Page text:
From Rihanna to Nicole Brown: How to Spot an Abusive Relationship
Sister of Nicole Brown Simpson calls for more conversation about abuse.
March 11, 2009 — -- The debate has raged in offices, school classrooms, subways, street corners and around the dinner table -- should R&B star Rihanna have taken Chris Brown back after he allegedly brutally beat her?
While domestic violence is a world many don't understand, experts say her actions are typical but dangerous.
Denise Brown knows the pattern all too well. She watched her sister, Nicole Brown Simpson, suffer repeated abuse, she says, at the hands of husband O.J. Simpson.
"I wish I would have known about the cycle of violence," she tells "Good Morning America." "I think it's so important for people to understand. ... It's a reoccurring thing."
Brown says the cycle starts with a chipping away of the victim's self-esteem before escalating into physical violence and ending with the "honeymoon" phase in which the abuser turns on the charm, apologizes and promises never to do it again.
But that cycle, she says, can be stopped.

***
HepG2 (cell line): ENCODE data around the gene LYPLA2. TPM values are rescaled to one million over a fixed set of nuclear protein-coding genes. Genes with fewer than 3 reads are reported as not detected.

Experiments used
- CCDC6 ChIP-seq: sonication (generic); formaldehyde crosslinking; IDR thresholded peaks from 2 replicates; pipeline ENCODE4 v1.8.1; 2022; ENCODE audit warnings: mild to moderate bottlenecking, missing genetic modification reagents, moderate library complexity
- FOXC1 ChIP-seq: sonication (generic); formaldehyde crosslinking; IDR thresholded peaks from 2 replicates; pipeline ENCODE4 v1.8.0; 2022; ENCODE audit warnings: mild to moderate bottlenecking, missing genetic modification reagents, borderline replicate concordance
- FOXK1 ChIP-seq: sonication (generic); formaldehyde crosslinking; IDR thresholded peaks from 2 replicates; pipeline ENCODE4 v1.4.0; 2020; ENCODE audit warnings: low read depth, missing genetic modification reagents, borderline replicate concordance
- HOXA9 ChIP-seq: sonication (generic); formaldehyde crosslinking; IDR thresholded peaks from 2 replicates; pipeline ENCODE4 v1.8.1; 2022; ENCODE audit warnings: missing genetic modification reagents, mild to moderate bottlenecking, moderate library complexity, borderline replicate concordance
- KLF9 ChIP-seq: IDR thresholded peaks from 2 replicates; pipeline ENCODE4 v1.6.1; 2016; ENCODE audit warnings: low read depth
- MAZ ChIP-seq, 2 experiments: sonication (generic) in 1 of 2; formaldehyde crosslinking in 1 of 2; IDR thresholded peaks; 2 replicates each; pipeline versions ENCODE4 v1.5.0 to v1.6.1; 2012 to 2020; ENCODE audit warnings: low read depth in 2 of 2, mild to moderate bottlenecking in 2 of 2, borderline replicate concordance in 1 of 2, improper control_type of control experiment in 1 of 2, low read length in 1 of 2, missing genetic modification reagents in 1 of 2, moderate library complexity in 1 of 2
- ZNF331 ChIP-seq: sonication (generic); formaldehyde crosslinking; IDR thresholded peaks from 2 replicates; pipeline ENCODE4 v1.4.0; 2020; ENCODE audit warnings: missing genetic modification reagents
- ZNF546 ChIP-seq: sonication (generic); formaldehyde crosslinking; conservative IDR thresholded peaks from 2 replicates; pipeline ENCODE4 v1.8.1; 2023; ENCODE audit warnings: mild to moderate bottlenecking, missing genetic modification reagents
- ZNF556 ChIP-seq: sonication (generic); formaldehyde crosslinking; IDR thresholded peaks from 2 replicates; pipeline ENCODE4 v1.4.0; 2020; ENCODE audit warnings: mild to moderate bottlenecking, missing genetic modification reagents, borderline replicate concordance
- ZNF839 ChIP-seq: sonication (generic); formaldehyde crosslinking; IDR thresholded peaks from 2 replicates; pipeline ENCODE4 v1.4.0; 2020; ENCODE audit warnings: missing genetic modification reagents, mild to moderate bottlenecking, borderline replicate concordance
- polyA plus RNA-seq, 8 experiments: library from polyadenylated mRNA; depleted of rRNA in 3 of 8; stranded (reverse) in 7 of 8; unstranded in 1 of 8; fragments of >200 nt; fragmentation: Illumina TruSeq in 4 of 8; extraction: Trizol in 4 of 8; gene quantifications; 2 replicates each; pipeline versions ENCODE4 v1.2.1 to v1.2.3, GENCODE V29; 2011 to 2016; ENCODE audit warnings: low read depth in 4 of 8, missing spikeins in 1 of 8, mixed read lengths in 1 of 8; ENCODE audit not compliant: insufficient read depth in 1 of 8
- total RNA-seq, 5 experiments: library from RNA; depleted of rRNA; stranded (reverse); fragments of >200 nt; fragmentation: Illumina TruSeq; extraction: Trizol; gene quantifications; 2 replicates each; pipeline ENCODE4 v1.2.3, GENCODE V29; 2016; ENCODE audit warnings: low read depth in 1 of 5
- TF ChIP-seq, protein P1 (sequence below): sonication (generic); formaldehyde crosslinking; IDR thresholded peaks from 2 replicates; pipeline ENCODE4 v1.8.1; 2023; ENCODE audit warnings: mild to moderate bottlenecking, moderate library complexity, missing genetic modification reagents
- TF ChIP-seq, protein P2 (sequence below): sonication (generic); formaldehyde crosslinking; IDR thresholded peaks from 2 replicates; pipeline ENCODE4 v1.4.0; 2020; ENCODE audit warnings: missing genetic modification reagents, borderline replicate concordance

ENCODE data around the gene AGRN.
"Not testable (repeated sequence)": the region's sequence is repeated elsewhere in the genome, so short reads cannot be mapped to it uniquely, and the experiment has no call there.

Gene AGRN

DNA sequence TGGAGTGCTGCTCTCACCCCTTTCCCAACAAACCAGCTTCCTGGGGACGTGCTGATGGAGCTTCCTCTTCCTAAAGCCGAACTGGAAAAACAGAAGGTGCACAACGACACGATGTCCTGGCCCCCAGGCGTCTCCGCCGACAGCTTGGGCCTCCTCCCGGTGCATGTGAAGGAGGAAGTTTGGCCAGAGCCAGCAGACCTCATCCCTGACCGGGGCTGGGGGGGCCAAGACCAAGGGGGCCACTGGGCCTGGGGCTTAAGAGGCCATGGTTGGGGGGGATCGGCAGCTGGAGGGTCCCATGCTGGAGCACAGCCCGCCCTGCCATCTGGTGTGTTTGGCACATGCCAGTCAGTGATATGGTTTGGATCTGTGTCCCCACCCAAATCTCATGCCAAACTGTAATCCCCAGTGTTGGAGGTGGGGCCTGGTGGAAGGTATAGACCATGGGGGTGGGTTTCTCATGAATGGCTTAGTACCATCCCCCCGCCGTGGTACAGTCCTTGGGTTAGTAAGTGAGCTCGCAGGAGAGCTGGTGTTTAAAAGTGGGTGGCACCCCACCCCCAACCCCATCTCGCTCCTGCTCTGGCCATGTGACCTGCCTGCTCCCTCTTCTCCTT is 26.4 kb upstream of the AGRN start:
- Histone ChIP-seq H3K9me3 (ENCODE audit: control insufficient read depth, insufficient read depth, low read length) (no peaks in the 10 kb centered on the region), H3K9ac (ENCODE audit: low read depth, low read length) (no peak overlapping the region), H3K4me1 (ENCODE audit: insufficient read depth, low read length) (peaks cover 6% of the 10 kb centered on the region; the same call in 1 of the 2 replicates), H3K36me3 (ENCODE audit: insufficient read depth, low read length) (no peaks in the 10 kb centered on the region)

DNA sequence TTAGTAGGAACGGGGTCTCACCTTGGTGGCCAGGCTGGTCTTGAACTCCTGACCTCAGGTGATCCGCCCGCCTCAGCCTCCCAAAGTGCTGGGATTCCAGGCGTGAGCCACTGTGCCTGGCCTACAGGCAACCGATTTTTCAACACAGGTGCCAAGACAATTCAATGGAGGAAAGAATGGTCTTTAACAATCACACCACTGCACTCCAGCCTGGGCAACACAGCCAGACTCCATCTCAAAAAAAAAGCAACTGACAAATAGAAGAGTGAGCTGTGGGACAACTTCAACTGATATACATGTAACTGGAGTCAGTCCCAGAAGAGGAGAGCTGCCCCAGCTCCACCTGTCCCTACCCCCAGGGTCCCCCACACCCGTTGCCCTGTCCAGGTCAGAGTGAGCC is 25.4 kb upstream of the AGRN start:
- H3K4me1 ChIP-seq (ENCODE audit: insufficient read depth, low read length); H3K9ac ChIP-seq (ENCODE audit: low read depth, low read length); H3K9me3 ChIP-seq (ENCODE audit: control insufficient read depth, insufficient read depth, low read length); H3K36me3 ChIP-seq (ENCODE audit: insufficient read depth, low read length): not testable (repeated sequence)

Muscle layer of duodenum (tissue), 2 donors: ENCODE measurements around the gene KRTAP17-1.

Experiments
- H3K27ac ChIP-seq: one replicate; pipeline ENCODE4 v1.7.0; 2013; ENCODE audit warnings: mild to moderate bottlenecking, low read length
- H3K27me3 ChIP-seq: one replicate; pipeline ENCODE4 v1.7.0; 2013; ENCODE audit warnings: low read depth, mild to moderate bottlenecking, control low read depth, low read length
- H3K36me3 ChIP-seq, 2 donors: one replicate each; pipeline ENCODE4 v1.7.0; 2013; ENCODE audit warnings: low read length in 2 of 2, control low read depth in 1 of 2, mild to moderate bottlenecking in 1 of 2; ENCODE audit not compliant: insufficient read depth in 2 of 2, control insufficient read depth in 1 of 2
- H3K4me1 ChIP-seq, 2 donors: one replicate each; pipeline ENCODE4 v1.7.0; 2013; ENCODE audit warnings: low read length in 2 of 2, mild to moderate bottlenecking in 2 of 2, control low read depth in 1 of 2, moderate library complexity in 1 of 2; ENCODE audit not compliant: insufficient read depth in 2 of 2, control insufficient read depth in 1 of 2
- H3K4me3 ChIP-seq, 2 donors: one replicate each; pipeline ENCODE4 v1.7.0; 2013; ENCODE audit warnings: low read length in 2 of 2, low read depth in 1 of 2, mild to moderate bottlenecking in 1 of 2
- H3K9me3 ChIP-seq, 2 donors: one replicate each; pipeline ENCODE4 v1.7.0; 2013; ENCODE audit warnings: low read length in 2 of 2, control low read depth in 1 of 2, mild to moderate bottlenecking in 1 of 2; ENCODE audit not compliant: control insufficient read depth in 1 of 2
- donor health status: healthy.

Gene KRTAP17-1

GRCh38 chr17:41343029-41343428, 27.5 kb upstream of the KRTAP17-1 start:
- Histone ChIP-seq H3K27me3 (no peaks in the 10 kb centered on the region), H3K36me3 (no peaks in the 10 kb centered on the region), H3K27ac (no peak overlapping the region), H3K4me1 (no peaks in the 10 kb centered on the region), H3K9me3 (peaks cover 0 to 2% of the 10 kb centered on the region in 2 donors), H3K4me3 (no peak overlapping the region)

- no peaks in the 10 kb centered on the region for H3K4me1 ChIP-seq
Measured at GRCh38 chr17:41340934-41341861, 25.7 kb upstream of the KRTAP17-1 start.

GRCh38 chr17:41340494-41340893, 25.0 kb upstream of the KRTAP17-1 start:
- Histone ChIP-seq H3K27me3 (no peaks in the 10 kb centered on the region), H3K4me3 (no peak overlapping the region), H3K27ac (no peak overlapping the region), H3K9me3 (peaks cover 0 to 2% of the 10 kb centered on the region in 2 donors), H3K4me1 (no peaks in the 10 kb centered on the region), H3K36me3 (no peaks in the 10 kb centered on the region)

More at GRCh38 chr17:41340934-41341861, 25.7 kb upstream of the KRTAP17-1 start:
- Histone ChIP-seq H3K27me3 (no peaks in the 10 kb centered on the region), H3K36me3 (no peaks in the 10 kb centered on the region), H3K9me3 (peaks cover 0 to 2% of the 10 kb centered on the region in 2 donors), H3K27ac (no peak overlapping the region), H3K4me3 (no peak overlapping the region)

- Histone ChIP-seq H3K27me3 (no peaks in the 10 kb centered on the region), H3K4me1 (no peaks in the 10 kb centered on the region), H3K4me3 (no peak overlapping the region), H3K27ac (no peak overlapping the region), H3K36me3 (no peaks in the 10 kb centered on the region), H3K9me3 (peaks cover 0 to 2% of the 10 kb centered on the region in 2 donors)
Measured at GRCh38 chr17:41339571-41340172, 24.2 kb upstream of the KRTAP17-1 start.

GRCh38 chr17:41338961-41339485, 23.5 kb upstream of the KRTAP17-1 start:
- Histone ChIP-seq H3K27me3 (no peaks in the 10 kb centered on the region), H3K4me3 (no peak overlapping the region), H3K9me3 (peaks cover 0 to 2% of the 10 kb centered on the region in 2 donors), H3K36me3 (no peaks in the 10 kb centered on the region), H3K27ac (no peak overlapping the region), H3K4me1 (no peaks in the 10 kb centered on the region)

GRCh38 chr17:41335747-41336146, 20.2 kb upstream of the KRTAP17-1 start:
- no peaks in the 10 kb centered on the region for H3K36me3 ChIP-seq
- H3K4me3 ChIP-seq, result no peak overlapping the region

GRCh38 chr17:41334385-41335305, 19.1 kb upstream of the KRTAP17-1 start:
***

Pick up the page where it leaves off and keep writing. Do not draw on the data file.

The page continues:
"People can make choices not to hit, not to verbally abuse," Brown says.
Brown calls on the abuser and victim's communities to help stand up for the victim, to let that person know that it's not OK. She urges nonabusive men, stating that in 95 percent of cases the abusers are men, to stand up and say that abuse is not OK.
"Everybody needs to work together on this," she says.
As for Rihanna, Brown says she thinks even the superstar's choice not to request a restraining order, not to mention attempting a reconciliation, sends a bad message to teenagers who are following the story.
"I just hate to look at teenagers," Brown says, that they are likely thinking, "if she can go back, we can go back."